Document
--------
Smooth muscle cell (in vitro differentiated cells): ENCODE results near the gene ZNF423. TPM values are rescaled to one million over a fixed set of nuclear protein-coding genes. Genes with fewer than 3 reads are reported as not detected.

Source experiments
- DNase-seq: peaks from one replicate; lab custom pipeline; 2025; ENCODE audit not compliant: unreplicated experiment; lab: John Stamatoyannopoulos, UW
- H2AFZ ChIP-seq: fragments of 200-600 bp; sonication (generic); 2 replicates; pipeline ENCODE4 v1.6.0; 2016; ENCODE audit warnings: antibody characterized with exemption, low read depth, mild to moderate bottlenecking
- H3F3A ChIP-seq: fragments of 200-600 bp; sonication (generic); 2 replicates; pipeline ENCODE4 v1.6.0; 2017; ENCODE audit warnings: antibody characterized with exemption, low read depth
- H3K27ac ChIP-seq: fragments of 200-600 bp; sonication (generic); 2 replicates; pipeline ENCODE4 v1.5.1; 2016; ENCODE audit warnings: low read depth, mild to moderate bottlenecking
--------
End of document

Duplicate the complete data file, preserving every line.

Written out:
Smooth muscle cell (in vitro differentiated cells): ENCODE results near the gene ZNF423. TPM values are rescaled to one million over a fixed set of nuclear protein-coding genes. Genes with fewer than 3 reads are reported as not detected.

Source experiments
- DNase-seq: peaks from one replicate; lab custom pipeline; 2025; ENCODE audit not compliant: unreplicated experiment; lab: John Stamatoyannopoulos, UW
- H2AFZ ChIP-seq: fragments of 200-600 bp; sonication (generic); 2 replicates; pipeline ENCODE4 v1.6.0; 2016; ENCODE audit warnings: antibody characterized with exemption, low read depth, mild to moderate bottlenecking
- H3F3A ChIP-seq: fragments of 200-600 bp; sonication (generic); 2 replicates; pipeline ENCODE4 v1.6.0; 2017; ENCODE audit warnings: antibody characterized with exemption, low read depth
- H3K27ac ChIP-seq: fragments of 200-600 bp; sonication (generic); 2 replicates; pipeline ENCODE4 v1.5.1; 2016; ENCODE audit warnings: low read depth, mild to moderate bottlenecking